No need to set up green regulator: Centre tells SC
The Centre has informed Supreme Court that there is no need for setting up of a green regulator to oversee matters related to environmental clearances.
New Delhi: The Centre has informed Supreme Court that there is no need for setting up of a green regulator to oversee matters related to environmental clearances and pleaded for modification of its order for setting up such a body.
In an application filed in the apex court, the Centre however said that an Authority to monitor and facilitate implementation of the National Forest Policy, 1988 will be set up.
It said that typically a regulator is required to provide a level playing field to various players in a given sector and to protect interests of the common man which is already being done by the Centre through its various agencies.
"In case of grant of approvals under the Forest Conservation Act and Environment Protection
Act, the question of providing a level playing field for sectoral players has never been raised.
In fact, such a level playing field already exists since the procedure and regulations prescribed are uniformly applicable to all the project proponents.
"Adequate measures to protect interests of common man are already in place in the present Regulatory mechanism for grant of approval under the Acts," the affidavit said.
The Centre pleaded before the court to modify its order passed on July 6, 2011 directing the government to "appoint a National Regulator for appraising projects, enforcing environmental conditions for approvals and to impose penalties on polluters."
The Supreme Court`s direction had came while deciding the issue of environment clearance given by the Environment Ministry to French cement firm Lafarge to mine in the forests of Meghalaya.
The Centre contended that grant of forest and environment clearance involves frequent interaction and coordination with State/Union Territory Governments and various Ministries/ Departments in the Central Government which can be best performed by it as is being done in the present system.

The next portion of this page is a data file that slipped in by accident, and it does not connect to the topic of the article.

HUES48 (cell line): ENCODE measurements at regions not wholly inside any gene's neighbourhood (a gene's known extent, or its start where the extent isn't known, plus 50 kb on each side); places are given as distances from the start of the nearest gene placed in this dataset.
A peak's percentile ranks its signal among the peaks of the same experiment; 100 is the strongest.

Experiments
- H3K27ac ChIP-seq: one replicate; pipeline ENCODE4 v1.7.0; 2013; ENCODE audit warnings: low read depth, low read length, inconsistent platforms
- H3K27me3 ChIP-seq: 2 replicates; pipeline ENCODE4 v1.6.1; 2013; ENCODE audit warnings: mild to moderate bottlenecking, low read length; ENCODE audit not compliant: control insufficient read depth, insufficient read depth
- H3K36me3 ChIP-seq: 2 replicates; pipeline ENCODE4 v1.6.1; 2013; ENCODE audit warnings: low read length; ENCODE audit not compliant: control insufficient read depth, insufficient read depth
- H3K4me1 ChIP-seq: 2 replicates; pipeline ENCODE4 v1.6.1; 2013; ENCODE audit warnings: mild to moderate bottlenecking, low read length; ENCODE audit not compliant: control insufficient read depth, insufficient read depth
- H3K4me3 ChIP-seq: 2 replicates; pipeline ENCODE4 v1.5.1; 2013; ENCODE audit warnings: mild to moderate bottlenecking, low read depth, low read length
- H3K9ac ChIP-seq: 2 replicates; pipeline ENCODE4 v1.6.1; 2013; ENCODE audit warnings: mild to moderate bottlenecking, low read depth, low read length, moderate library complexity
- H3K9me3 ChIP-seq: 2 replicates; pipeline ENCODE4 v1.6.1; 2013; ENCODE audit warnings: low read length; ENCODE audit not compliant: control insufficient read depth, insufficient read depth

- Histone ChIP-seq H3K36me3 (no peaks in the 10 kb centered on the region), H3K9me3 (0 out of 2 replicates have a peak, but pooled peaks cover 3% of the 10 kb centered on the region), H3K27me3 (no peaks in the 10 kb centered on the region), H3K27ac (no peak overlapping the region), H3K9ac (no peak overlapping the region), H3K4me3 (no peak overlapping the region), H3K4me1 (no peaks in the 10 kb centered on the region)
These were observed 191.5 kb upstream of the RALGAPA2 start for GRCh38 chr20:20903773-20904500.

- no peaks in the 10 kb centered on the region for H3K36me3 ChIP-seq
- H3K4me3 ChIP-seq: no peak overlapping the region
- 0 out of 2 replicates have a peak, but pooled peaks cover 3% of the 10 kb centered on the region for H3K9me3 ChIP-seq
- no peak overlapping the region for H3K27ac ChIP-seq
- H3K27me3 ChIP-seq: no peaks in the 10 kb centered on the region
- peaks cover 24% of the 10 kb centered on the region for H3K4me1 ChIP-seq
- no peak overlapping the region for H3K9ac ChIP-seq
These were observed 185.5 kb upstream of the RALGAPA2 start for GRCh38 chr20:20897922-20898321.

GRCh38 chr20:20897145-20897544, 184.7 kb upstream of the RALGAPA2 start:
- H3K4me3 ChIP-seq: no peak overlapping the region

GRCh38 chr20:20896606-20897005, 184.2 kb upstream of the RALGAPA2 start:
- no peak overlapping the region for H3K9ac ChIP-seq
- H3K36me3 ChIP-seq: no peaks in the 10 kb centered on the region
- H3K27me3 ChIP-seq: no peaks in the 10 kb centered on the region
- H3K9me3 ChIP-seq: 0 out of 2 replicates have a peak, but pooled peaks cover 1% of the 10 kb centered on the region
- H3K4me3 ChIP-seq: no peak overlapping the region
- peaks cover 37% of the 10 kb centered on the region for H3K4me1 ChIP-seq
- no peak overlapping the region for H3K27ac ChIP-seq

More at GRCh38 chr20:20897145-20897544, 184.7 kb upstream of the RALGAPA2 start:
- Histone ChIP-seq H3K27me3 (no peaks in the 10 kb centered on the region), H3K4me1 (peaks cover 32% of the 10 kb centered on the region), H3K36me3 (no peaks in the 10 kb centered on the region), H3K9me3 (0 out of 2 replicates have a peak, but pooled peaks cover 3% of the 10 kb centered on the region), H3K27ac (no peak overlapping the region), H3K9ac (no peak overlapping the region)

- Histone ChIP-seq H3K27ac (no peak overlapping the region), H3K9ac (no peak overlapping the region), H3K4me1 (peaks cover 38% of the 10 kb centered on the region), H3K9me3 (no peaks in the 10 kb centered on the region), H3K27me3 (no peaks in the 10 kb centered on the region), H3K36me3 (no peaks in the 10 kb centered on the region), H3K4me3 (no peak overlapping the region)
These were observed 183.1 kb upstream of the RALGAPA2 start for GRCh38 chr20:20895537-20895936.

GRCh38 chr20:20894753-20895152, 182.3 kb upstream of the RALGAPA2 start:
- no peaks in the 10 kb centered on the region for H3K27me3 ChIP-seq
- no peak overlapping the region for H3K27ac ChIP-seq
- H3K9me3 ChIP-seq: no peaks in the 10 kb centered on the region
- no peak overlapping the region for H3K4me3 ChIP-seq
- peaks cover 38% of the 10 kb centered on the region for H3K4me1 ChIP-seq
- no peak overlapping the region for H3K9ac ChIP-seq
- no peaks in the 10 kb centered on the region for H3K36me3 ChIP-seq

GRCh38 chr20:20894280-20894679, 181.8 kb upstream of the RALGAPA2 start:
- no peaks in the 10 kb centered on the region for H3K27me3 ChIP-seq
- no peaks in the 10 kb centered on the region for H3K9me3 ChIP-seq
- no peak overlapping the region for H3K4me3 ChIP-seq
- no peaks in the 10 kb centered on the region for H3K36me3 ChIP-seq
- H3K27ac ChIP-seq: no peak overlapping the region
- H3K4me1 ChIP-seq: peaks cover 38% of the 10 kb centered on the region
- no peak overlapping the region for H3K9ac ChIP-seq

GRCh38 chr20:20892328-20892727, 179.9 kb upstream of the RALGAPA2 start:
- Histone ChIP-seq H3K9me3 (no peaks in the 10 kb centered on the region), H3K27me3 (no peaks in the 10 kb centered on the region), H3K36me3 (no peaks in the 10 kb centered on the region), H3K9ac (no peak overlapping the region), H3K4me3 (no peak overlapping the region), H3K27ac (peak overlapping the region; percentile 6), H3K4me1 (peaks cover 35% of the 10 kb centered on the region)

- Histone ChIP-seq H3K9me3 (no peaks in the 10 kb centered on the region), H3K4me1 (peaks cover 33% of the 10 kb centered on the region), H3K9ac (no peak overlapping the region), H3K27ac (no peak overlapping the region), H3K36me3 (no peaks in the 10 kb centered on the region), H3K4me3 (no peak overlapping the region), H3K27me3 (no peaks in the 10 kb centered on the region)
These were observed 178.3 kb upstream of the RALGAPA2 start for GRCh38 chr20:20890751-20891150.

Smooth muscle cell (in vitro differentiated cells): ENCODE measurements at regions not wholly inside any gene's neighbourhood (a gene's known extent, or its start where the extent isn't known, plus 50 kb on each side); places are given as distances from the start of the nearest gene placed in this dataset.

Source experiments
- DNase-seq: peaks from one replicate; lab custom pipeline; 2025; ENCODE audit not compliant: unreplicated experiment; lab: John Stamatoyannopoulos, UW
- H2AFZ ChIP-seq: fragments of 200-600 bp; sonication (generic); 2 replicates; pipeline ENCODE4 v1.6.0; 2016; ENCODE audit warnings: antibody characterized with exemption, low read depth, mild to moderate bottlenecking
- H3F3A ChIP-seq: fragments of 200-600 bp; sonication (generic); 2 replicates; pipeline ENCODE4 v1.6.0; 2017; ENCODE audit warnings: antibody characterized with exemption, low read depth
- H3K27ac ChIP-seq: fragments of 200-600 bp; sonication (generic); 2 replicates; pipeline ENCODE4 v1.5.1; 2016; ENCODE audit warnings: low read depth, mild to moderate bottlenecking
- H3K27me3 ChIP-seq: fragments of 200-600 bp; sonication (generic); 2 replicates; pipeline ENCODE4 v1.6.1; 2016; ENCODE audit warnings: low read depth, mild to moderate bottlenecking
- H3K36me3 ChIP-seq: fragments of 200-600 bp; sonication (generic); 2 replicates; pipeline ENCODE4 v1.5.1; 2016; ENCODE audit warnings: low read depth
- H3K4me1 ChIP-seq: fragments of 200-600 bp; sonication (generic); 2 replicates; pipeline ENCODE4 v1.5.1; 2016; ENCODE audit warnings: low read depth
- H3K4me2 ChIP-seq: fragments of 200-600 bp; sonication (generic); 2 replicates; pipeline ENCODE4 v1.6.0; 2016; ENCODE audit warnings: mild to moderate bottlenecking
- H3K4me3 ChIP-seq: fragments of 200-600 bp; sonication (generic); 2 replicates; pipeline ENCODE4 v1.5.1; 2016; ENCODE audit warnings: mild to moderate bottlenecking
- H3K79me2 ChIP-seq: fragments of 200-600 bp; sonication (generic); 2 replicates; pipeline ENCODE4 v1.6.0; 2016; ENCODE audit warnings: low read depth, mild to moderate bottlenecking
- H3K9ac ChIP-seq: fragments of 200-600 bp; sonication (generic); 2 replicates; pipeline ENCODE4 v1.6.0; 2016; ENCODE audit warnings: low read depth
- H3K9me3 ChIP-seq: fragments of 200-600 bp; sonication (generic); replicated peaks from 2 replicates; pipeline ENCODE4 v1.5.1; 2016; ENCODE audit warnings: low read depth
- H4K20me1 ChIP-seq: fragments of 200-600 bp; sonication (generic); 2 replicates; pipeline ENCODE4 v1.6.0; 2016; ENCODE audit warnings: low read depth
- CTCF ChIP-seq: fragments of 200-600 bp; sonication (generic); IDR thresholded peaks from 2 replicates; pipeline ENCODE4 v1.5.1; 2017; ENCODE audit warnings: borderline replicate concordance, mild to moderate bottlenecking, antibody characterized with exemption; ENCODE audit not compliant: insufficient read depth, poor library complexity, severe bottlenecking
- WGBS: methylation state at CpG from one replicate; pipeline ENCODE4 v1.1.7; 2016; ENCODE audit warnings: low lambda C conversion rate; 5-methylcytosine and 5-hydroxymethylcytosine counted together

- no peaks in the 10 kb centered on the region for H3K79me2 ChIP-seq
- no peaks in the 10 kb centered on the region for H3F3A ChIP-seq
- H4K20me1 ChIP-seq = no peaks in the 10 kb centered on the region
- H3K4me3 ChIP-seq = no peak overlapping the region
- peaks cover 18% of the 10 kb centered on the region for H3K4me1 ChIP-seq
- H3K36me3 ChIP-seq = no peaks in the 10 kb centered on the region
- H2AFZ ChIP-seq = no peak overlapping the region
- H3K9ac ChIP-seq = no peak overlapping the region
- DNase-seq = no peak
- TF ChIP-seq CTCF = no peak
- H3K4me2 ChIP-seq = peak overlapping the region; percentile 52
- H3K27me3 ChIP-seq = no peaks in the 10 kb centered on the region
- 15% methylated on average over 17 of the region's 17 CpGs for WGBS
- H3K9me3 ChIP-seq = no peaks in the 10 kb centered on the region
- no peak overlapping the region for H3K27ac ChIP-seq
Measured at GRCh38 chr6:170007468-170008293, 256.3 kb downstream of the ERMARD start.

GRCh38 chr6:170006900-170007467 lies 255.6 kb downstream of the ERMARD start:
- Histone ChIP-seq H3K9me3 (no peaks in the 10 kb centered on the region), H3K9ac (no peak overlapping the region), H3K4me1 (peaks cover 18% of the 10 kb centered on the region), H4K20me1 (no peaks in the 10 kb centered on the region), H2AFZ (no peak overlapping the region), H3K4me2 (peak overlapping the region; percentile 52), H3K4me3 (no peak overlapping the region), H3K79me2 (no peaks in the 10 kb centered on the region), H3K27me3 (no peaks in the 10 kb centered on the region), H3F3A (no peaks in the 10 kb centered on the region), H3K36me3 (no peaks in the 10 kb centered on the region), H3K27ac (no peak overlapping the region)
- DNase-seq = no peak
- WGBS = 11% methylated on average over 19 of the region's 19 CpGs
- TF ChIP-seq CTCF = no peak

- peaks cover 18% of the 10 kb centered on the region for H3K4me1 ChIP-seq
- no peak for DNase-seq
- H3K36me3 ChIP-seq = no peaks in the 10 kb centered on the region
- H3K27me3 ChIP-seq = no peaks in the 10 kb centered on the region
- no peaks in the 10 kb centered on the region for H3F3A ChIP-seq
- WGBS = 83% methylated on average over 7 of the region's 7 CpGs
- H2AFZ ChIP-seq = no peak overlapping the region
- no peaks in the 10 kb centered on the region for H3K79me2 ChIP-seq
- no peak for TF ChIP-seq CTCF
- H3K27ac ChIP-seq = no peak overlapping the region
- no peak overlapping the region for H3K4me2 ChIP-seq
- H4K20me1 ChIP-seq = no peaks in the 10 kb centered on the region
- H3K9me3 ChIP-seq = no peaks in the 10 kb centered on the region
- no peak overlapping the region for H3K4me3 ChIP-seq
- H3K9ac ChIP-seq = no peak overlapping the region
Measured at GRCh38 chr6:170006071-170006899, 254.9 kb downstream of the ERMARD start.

"At the outset, it is submitted that regulation of a field of governance, namely environment, need not necessarily be done through one Super Regulator. It can be equally effective and efficient to have a regulatory scheme in place so long as it is compliant with the principles laid down by this Court and the guiding principles of the National Forest Policy, 1988," the government said.
"The Central Government in the MoEF has proactively performed its role as a Regulator and utilised powers conferred upon it to frame statutory Rules and Regulations through open discussion, public participation, circulation of the draft papers inviting suggestions, etc," it said.
It said in view the diverse and inter-connected nature of issues involved in grant of environment clearance to various categories of projects, it may not be feasible for a single authority with limited number of experts to appraise proposals seeking environment clearance to projects of various categories.
"The MoEF is of the opinion that the requisite Regulatory Mechanism for appraising projects, enforcing environmental conditions for approvals and to impose penalties on polluters is already in place. The MoEF in consultation with concerned Ministries/ Departments in the Central Government and State/ Union Territory governments, and guidance of this Hon`ble Court is making serious efforts to streamline and strengthen the same," it said.
"Creation of an alternative/parallel Regulatory Mechanism will thus not only result in duplication of efforts, but will also result in strain on limited financial and infrastructure resources, which may otherwise be utilised for strengthening of the existing Regulatory Mechanism," it said.